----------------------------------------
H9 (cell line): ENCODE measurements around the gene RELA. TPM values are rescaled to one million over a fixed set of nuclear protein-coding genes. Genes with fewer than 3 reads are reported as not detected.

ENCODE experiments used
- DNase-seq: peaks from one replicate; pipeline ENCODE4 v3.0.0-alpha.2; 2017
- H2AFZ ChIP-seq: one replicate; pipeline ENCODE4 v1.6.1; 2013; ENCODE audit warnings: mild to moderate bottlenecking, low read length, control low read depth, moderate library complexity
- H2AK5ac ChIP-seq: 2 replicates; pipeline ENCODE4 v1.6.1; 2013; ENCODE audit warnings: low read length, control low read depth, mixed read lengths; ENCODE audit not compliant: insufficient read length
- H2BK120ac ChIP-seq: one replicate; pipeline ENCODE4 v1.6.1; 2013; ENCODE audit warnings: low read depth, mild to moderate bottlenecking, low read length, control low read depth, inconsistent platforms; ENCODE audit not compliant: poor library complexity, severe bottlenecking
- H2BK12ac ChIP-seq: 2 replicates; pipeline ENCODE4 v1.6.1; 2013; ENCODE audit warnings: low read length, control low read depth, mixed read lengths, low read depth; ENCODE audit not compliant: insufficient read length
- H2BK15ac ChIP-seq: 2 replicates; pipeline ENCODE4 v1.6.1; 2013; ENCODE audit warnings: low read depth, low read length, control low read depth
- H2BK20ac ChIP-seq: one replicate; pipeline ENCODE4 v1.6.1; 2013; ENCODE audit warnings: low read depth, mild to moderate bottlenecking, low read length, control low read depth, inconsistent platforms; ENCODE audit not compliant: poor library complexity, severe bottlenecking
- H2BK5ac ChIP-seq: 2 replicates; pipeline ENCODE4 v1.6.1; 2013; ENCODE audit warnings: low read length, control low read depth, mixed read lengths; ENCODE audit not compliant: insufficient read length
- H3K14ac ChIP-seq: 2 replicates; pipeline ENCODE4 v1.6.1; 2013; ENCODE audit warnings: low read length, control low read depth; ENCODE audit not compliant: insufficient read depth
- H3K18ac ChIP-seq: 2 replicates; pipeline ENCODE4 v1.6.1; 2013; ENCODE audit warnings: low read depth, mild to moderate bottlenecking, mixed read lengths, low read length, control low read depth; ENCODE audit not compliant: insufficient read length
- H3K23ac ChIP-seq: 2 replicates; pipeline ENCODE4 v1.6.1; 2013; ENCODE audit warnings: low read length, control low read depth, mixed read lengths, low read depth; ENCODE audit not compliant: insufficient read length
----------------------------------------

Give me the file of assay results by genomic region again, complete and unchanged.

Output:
H9 (cell line): ENCODE measurements around the gene RELA. TPM values are rescaled to one million over a fixed set of nuclear protein-coding genes. Genes with fewer than 3 reads are reported as not detected.

ENCODE experiments used
- DNase-seq: peaks from one replicate; pipeline ENCODE4 v3.0.0-alpha.2; 2017
- H2AFZ ChIP-seq: one replicate; pipeline ENCODE4 v1.6.1; 2013; ENCODE audit warnings: mild to moderate bottlenecking, low read length, control low read depth, moderate library complexity
- H2AK5ac ChIP-seq: 2 replicates; pipeline ENCODE4 v1.6.1; 2013; ENCODE audit warnings: low read length, control low read depth, mixed read lengths; ENCODE audit not compliant: insufficient read length
- H2BK120ac ChIP-seq: one replicate; pipeline ENCODE4 v1.6.1; 2013; ENCODE audit warnings: low read depth, mild to moderate bottlenecking, low read length, control low read depth, inconsistent platforms; ENCODE audit not compliant: poor library complexity, severe bottlenecking
- H2BK12ac ChIP-seq: 2 replicates; pipeline ENCODE4 v1.6.1; 2013; ENCODE audit warnings: low read length, control low read depth, mixed read lengths, low read depth; ENCODE audit not compliant: insufficient read length
- H2BK15ac ChIP-seq: 2 replicates; pipeline ENCODE4 v1.6.1; 2013; ENCODE audit warnings: low read depth, low read length, control low read depth
- H2BK20ac ChIP-seq: one replicate; pipeline ENCODE4 v1.6.1; 2013; ENCODE audit warnings: low read depth, mild to moderate bottlenecking, low read length, control low read depth, inconsistent platforms; ENCODE audit not compliant: poor library complexity, severe bottlenecking
- H2BK5ac ChIP-seq: 2 replicates; pipeline ENCODE4 v1.6.1; 2013; ENCODE audit warnings: low read length, control low read depth, mixed read lengths; ENCODE audit not compliant: insufficient read length
- H3K14ac ChIP-seq: 2 replicates; pipeline ENCODE4 v1.6.1; 2013; ENCODE audit warnings: low read length, control low read depth; ENCODE audit not compliant: insufficient read depth
- H3K18ac ChIP-seq: 2 replicates; pipeline ENCODE4 v1.6.1; 2013; ENCODE audit warnings: low read depth, mild to moderate bottlenecking, mixed read lengths, low read length, control low read depth; ENCODE audit not compliant: insufficient read length
- H3K23ac ChIP-seq: 2 replicates; pipeline ENCODE4 v1.6.1; 2013; ENCODE audit warnings: low read length, control low read depth, mixed read lengths, low read depth; ENCODE audit not compliant: insufficient read length